Black Death: The Great Mortality of 1348-1350: A Brief History with Documents / Edition 1 available in Paperback
A fascinating account of the phenomenon known as the Black Death, this volume offers a wealth of documentary material focused on the initial outbreak of the plague that ravaged the world in the fourteenth century. A comprehensive introduction that provides important background on the origins and spread of the plague is followed by nearly 50 documents organized into topical sections that focus on the origin and spread of the illness; the responses of medical practitioners; the societal and economic impact; religious responses; the flagellant movement and attacks on Jews provoked by the plague; and the artistic response. Each chapter has an introduction that summarizes the issues explored in the documents; headnotes to the documents provide additional background material. The book contains documents from many countries — including Muslim and Byzantine sources — to give students a variety of perspectives on this devastating illness and its consequences. The volume also includes illustrations, a chronology of the Black Death, questions to consider, a selected bibliography, and an index.
About the Author
JOHN ABERTH lives in Roxbury, Vermont, and teaches history at Vermont's Castleton State College, where he formerly served as associate academic dean. He has taught history at a number of other institutions, including Middlebury College, the University of Vermont, St. Michael's College, the University of Nebraska, and Norwich University. He received his Ph.D. in Medieval History from Cambridge University in England and has published several books, including Churchmen in the Age of Edward III: The Case of Bishop Thomas de Lisle (1996), From the Brink of the Apocalypse: Confronting Famine, War, Plague and Death (2000), and A Knight at the Movies: Medieval History on Film (2003).
Table of Contents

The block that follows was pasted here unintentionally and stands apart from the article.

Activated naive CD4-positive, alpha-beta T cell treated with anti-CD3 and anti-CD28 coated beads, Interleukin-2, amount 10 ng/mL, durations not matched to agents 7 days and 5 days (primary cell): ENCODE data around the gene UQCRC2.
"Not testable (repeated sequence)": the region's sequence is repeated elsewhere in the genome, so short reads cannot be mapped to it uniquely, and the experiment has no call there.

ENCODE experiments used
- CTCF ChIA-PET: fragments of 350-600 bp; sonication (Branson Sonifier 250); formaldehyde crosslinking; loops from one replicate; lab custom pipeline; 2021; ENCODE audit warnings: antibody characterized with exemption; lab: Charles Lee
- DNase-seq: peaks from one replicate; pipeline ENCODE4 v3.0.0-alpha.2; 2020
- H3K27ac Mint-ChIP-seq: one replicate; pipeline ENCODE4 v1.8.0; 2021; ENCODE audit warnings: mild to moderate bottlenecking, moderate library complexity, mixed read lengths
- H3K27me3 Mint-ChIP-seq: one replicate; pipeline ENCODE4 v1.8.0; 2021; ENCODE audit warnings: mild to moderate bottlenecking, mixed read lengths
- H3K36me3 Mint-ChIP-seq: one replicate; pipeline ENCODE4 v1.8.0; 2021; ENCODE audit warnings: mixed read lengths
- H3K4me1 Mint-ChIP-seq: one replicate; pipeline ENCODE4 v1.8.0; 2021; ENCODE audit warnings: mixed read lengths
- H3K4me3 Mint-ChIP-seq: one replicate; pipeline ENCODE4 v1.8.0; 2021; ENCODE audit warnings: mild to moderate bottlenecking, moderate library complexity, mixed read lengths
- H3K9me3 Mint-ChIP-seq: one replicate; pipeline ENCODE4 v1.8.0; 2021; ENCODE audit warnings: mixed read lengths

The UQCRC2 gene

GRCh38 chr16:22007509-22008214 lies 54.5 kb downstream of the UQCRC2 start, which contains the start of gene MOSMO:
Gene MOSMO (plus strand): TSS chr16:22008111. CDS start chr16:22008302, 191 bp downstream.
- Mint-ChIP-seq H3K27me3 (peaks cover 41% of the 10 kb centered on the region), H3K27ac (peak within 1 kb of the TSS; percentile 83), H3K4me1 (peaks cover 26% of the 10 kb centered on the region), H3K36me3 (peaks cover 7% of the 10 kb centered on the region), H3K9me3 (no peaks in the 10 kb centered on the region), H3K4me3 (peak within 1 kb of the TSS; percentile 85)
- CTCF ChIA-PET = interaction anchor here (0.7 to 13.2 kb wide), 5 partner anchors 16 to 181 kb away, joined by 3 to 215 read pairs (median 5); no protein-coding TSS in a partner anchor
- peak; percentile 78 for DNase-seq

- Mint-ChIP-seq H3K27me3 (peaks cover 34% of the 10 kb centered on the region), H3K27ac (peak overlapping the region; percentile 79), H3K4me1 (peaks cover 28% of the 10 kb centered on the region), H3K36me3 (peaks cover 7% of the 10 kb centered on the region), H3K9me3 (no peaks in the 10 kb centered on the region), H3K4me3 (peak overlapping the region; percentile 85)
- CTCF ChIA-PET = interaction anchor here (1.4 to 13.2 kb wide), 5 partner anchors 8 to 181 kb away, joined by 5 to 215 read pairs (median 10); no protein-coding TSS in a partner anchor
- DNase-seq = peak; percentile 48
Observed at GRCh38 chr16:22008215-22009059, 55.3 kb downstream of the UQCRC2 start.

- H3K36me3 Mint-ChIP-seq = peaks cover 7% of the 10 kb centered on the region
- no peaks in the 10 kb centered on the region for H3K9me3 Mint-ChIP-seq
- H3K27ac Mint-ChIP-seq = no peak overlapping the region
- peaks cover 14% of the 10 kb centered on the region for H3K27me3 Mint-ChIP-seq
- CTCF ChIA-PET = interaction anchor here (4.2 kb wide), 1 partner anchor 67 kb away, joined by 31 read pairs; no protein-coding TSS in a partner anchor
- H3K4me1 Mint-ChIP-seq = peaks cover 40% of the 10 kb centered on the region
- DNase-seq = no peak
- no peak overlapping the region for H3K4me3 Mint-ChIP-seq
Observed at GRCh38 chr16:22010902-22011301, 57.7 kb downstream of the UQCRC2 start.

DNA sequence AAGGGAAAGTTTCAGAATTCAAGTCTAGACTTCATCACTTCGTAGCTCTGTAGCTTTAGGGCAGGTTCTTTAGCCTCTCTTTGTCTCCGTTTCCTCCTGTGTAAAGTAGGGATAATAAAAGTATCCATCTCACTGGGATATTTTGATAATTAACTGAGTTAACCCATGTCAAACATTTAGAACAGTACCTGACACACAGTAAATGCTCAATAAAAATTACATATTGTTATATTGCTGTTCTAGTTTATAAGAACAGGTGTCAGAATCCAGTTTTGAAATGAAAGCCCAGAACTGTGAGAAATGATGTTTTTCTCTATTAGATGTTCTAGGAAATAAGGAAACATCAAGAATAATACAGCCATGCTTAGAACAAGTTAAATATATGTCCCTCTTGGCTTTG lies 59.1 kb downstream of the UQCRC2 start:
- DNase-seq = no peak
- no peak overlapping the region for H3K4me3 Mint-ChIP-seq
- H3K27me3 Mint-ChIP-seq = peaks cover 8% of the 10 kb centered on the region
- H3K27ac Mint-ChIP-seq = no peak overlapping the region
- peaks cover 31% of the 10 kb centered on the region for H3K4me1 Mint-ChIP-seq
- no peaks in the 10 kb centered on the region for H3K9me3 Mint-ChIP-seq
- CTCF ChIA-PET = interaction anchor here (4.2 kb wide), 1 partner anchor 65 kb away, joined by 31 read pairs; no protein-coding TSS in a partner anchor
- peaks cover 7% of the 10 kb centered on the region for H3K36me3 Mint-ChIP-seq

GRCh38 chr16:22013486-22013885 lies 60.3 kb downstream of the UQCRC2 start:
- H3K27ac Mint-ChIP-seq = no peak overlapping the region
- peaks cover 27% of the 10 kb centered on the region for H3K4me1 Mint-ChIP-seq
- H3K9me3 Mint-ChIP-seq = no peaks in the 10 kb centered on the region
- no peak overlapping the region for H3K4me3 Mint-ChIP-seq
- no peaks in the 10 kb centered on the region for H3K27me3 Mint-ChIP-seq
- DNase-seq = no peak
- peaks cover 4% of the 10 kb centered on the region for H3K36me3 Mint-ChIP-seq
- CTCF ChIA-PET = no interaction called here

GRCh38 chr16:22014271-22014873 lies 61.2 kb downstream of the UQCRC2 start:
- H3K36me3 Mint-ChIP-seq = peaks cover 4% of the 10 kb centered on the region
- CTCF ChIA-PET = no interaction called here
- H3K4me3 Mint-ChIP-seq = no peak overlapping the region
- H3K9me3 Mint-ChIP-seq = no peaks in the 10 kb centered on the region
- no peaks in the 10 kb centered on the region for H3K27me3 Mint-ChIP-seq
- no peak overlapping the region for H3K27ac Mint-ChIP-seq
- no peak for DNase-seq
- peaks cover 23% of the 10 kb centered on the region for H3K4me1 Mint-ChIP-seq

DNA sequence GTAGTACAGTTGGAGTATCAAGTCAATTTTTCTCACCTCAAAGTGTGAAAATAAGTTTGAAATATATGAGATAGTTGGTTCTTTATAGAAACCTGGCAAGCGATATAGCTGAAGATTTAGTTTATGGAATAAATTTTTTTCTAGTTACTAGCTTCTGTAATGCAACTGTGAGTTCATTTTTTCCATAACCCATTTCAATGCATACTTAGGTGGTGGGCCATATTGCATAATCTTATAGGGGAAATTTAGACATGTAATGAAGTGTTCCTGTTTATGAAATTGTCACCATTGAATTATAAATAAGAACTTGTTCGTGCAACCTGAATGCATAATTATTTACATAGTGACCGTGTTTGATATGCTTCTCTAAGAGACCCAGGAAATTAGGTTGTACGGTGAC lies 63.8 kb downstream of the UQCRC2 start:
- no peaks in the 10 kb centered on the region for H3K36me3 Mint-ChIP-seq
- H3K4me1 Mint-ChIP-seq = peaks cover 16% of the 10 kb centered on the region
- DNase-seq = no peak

Table of ContentsForeword Preface A Note about the Text and Translations LIST OF ILLUSTRATIONS PART ONE Introduction: The Black Death in History The Black Death as Historical Event Historical Significance of the Black Death Studying Medieval Sources PART TWO The Documents 1. Geographical Origins Nicephorus Gregoras, Byzantine History, ca. 1359 Abu Hafs ‘Umar Ibn al-Wardi, Essay on the Report of the Pestilence, ca. 1348 Giovanni Villani, Chronicle, ca. 1348 Louis Sanctus, Letter, April 27, 1348 2. Symptoms and Transmission Michele da Piazza, Chronicle, 1347–1361 Giovanni Boccaccio, Introduction to The Decameron, 1349–1351 Louis Sanctus, Letter, April 27, 1348 John VI Kantakouzenos, History, 1367–1369 3. Medical Responses Medical Faculty of the University of Paris, Consultation, October 6, 1348 Alfonso de Córdoba, Letter and Regimen concerning the Pestilence, ca. 1348 Gentile da Foligno, Short Casebook, 1348 Jacme d’Agramont, Regimen of Protection against Epidemics, April 24, 1348 AbuJa ‘far Ahmad Ibn Kha tima, Description and Remedy for Escaping the Plague, February 1349 Gui de Chauliac, Great Surgery, 1363 4. Societal and Economic Impact Francesco Petrarch, Letters on Familiar Matters, May 1349 Giovanni Boccaccio, Introduction to The Decameron, 1349–1351 Agnolo di Tura, Sienese Chronicle, 1348–1351 Jean de Venette, Chronicle, ca. 1359–1360 Ahmad Ibn ‘Ali al-Maqri zi, A History of the Ayyubids and Mamluks, 15th Century City Council of Siena, Ordinance, May 1349 The Córtes of Castile, Ordinance, 1351 Wiltshire, England, Assize Roll of Labor Offenders, June 11, 1352 5. Religious Mentalities Gabriele de Mussis, History of the Plague, 1348 Michele da Piazza, Chronicle, 1347–1361 Simon Islip, Archbishop of Canterbury, Effrenata (Unbridled), May 28, 1350 Hamo Hethe, Bishop of Rochester, and Thomas de Lisle, Bishop of Ely, Post -Plague Parish Poverty, July 1, 1349, and September 20, 1349 Libertus of Monte Feche, Last Will and Testament, September 21, 1348 ‘Imad al-Din Abu ’l-Fida ‘Isma ‘ilb. ‘Umar Ibn Kathir, The Beginning and End: On History, ca. 1350–1351 Abu Hafs ‘Umar Ibn al-Wardi, Essay on the Report of the Pestilence, ca. 1348 Lisan al-Din Ibn al-Khatib, A Very Useful Inquiry into the Horrible Sickness, 1349–1352 6. The Psyche of Hysteria The Flagellants Heinrich of Herford, Book of Memorable Matters, ca. 1349–1355 Fritsche Closener, Chronicle, 1360–1362 Gilles li Muisis, Chronicle, 1350 King Philip VI of France, Mandate to Suppress the Flagellants, February 15, 1350 Jewish Pogroms King Pedro IV of Aragon, Response to Jewish Pogrom of Tárrega, December 23, 1349 Takkanoth (Accord) of Barcelona, September 1354 Interrogation of the Jews of Savoy, September– October 1348 Mathias of Neuenburg, Chronicle, ca. 1349–1350 Konrad of Megenberg, Concerning the Mortality in Germany, ca. 1350 Pope Clement VI, Sicut Judeis (Mandate to Protect the Jews), October 1, 1348 7. The Artistic Response The Dance of Death The Great Chronicle of France, ca. 1348 John Lydgate, The Dance of Death, ca. 1430 Death as Chess Player, St. Andrew’s Church, Norwich, ca. 1500 Transi Tombs François de la Sarra, Tomb at La Sarraz, Switzerland, ca. 1390 Archbishop Henry Chichele, Tomb at Canterbury Cathedral, ca. 1425 A Disputacioun betwyx the Body and Wormes, ca. 1450 APPENDIXES A Chronology of the Black Death (1347–1363) Questions for Consideration Selected Bibliography Index